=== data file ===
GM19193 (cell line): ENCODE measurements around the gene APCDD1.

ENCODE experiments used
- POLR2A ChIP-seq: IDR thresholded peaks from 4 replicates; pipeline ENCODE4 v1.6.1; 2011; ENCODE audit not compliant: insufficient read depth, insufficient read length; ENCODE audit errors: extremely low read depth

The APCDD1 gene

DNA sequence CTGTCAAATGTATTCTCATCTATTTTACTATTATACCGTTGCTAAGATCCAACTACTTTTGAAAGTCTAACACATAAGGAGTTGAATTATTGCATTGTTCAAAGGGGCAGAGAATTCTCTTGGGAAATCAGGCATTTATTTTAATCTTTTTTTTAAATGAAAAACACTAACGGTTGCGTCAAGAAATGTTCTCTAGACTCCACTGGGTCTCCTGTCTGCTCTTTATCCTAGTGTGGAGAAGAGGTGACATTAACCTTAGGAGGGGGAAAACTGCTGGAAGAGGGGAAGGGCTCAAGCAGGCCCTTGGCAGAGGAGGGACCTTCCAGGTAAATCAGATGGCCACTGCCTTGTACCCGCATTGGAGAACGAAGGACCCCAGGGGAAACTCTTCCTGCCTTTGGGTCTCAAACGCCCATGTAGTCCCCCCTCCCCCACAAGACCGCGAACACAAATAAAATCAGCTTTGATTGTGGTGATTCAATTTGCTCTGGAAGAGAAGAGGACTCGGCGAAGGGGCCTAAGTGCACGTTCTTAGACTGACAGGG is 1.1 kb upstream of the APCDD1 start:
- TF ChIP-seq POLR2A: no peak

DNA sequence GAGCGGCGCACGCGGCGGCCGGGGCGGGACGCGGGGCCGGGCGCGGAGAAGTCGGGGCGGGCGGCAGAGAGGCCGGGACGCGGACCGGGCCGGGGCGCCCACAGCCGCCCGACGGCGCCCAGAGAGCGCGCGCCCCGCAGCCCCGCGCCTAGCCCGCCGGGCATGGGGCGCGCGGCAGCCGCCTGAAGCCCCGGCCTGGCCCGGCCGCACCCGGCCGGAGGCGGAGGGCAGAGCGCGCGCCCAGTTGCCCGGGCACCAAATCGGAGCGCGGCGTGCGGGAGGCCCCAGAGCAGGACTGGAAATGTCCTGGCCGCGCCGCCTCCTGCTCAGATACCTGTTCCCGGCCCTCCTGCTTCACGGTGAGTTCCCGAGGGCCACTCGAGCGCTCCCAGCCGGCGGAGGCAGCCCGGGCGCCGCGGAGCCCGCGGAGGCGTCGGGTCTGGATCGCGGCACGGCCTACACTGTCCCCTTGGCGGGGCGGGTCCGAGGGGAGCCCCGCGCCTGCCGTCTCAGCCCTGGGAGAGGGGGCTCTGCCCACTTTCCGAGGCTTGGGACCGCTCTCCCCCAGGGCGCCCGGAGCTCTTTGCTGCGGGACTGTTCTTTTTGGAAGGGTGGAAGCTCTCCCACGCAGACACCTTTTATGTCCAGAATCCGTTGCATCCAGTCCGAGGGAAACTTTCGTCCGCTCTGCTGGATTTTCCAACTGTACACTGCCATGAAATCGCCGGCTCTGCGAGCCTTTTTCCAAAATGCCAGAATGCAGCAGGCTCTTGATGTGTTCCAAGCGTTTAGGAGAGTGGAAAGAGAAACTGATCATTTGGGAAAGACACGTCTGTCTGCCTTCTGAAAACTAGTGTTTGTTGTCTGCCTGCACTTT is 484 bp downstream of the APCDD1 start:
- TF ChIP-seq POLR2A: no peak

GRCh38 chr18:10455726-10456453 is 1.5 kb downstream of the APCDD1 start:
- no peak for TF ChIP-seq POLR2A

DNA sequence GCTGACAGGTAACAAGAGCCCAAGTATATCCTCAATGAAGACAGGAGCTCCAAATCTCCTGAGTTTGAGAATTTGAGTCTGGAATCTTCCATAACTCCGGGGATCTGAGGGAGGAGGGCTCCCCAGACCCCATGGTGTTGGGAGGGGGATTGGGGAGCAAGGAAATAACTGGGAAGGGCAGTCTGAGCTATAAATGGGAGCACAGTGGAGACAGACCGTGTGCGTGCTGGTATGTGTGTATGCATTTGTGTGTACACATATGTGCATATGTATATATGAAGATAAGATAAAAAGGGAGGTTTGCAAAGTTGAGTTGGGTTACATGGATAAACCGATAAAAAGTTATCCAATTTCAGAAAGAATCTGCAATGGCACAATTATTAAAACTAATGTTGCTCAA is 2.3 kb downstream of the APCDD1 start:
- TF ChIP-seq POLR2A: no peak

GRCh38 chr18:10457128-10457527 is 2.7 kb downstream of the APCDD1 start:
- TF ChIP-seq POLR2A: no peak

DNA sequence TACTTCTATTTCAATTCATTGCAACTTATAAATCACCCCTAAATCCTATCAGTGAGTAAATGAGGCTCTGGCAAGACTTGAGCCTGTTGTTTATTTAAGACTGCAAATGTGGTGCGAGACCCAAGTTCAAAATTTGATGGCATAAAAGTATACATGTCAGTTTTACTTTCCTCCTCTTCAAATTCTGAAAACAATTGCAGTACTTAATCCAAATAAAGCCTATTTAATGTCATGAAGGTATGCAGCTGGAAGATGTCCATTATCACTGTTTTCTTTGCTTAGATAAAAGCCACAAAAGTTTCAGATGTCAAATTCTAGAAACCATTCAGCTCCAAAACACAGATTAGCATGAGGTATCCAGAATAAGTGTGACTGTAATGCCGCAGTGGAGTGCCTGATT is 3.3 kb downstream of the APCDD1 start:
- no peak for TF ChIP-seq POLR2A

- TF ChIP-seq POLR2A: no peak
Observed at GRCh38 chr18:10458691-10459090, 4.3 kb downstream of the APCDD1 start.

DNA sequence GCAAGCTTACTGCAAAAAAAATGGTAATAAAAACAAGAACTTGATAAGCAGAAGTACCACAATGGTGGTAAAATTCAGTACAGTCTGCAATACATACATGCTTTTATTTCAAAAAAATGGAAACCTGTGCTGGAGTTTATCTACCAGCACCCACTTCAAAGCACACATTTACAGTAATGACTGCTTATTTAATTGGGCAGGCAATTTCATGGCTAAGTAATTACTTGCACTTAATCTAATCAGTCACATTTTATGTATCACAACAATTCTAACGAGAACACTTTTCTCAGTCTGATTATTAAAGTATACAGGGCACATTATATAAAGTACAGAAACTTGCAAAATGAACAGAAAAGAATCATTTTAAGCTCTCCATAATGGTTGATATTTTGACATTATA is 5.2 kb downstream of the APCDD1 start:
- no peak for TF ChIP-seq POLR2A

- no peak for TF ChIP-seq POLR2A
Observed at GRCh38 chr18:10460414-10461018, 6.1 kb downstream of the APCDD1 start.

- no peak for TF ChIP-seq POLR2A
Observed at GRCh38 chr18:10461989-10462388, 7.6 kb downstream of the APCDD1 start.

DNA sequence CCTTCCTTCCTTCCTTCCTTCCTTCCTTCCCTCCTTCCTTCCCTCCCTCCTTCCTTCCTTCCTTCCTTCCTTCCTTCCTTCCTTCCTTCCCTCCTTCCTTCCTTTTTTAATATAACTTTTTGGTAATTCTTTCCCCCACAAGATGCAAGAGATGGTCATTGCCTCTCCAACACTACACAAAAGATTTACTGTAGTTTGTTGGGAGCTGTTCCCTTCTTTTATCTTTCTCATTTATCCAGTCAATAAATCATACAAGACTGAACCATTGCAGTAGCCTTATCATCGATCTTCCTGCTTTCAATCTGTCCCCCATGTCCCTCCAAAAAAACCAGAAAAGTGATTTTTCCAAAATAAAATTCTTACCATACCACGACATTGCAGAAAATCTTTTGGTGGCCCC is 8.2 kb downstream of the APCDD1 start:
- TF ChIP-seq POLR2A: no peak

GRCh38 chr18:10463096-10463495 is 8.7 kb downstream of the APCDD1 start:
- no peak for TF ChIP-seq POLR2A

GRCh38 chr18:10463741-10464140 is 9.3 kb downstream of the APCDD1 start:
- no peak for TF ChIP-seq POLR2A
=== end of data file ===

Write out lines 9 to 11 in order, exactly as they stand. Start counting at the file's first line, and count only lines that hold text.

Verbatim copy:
GRCh38 chr18:10455726-10456453 is 1.5 kb downstream of the APCDD1 start:
- no peak for TF ChIP-seq POLR2A

DNA sequence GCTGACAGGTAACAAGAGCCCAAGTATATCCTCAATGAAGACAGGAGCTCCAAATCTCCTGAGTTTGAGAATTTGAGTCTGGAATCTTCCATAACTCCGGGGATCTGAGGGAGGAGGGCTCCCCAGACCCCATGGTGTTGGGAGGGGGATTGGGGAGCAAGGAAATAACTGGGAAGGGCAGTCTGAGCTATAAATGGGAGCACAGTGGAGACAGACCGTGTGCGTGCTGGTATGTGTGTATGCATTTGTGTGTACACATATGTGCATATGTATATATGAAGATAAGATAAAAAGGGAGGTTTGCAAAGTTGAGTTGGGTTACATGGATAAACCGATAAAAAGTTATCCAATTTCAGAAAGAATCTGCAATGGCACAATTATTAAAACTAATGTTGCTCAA is 2.3 kb downstream of the APCDD1 start: